CONWAY, S.C. (WBTW)- Horry County Council will now consider an ordinance that amends the current business license law.
The county’s attorney says since 2003, more than two dozen different businesses have been closed in Horry County as a result of Court enforced nuisance actions prosecuted by the Solicitor’s Office. County leaders say it’s a costly process and state law allows the businesses to re-open just a year later.
“There’s not much that can happen for that. So, we wanted to see if we could address it beforehand, before people actually get a business license. Kind of put these businesses on notice before getting an application and going through a pre-clearance process for this,” Horry County Spokesperson Lisa Bourcier said.
The proposed ordinance would require businesses that open after January 1, 2017 and will operate after midnight to undergo a per-clearance process.
That process will include completing a detailed application that identifies who all are involved in the business, who will be operating the business, and requires the applicant to identify any criminal, or otherwise unlawful or nuisance history.
The applicant would also have to submit a business safety plan in this process, something already required in the City of Myrtle Beach. That plan would layout specific measures the business will have to ensure lawful operations, safe drinking practices, and provide for the safety and security of employees and patrons and property.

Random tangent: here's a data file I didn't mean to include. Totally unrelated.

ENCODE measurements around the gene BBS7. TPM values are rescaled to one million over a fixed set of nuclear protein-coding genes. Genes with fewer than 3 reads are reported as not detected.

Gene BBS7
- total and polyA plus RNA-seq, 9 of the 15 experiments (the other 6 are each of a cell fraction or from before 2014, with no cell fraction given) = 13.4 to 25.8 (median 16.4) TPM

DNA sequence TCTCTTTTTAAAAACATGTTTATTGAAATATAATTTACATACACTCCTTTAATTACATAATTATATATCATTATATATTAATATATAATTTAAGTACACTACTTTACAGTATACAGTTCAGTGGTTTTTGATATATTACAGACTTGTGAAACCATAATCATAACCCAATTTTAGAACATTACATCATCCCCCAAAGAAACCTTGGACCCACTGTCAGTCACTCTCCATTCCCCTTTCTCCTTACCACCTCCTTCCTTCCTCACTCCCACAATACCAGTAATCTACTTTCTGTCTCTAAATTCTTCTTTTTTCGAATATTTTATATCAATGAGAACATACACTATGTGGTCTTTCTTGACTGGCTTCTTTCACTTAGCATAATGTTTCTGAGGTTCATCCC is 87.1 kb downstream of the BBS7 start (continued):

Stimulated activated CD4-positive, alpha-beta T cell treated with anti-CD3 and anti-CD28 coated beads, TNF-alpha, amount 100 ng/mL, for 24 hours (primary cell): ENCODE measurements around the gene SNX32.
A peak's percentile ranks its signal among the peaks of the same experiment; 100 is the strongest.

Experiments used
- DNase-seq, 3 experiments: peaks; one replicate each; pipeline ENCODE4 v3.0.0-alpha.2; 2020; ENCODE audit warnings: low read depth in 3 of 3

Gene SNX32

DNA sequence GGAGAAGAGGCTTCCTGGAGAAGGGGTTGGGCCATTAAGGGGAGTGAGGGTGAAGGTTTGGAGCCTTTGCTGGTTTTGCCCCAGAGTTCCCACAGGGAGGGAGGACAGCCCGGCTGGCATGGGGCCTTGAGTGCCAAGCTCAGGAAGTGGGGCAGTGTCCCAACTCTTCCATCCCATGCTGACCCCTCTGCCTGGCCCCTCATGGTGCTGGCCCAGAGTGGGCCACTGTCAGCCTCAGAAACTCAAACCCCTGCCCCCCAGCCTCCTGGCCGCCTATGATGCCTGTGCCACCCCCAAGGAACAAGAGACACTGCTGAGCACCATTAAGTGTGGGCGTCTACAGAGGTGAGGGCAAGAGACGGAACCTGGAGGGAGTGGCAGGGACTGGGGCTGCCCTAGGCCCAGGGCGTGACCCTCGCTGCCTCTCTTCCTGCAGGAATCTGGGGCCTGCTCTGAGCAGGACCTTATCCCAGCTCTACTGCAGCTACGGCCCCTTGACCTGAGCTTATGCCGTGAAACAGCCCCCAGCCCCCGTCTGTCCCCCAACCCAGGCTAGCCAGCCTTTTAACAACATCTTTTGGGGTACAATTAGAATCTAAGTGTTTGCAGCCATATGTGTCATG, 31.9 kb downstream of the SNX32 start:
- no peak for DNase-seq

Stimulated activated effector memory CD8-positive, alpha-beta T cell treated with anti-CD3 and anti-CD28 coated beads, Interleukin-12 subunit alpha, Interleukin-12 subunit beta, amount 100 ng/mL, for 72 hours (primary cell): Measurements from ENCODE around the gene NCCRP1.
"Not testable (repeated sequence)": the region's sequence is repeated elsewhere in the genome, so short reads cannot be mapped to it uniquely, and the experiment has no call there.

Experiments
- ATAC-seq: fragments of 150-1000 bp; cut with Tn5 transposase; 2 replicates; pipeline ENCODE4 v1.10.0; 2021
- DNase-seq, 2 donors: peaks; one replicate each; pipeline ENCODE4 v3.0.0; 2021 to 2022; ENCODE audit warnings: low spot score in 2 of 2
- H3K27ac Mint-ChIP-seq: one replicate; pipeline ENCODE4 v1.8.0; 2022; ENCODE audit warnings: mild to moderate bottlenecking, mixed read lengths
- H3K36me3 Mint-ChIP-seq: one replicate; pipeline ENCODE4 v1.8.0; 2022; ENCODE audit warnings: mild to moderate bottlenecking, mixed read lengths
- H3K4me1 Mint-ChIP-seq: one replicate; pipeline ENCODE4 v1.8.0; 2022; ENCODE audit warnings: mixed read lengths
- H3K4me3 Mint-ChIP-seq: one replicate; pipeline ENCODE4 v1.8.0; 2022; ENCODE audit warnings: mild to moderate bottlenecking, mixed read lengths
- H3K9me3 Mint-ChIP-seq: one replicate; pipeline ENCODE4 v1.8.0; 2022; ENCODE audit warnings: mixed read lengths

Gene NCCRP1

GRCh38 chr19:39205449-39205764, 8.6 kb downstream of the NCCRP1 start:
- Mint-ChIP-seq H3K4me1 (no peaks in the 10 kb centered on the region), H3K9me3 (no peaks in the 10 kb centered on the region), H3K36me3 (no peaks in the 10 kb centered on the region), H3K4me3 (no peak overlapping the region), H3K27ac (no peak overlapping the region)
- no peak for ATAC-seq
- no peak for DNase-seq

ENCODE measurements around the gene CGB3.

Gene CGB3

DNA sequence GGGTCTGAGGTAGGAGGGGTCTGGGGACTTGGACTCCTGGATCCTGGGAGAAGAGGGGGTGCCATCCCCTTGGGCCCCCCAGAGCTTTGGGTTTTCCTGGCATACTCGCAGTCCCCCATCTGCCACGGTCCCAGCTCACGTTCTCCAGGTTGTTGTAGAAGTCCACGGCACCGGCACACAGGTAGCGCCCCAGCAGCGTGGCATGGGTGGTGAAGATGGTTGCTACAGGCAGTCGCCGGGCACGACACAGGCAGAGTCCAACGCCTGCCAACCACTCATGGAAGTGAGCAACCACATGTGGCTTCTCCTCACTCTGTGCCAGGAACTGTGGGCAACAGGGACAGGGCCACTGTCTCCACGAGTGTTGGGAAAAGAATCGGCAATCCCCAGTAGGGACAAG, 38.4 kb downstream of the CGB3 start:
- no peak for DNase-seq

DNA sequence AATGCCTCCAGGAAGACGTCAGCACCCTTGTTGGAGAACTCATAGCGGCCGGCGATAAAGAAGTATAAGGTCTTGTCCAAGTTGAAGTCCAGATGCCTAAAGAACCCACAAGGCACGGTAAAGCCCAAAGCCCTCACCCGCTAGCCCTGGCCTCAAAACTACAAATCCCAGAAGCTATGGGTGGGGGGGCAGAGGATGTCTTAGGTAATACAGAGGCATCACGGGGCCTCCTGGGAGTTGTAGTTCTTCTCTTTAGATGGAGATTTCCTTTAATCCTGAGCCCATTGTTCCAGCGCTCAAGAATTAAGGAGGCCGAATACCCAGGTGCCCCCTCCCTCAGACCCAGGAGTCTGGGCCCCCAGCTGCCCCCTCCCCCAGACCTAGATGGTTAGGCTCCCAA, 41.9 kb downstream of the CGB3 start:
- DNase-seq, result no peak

“It does happen, we do get companies that come in that don’t have best intentions umm operating un lawful, having unlawful activity within their establishments and then it becomes very difficult for us to go through the process of shutting them down or revoking their license so this gives us that ability,” Bourcier said.
The only way an existing business would become subject to the regulations imposed by the new ordinance would be if
it becomes a problem business (i.e. by not operating lawfully and properly).
Horry County Council will have first reading of the ordinance at the council’s next meeting. It must pass three readings before it goes into effect.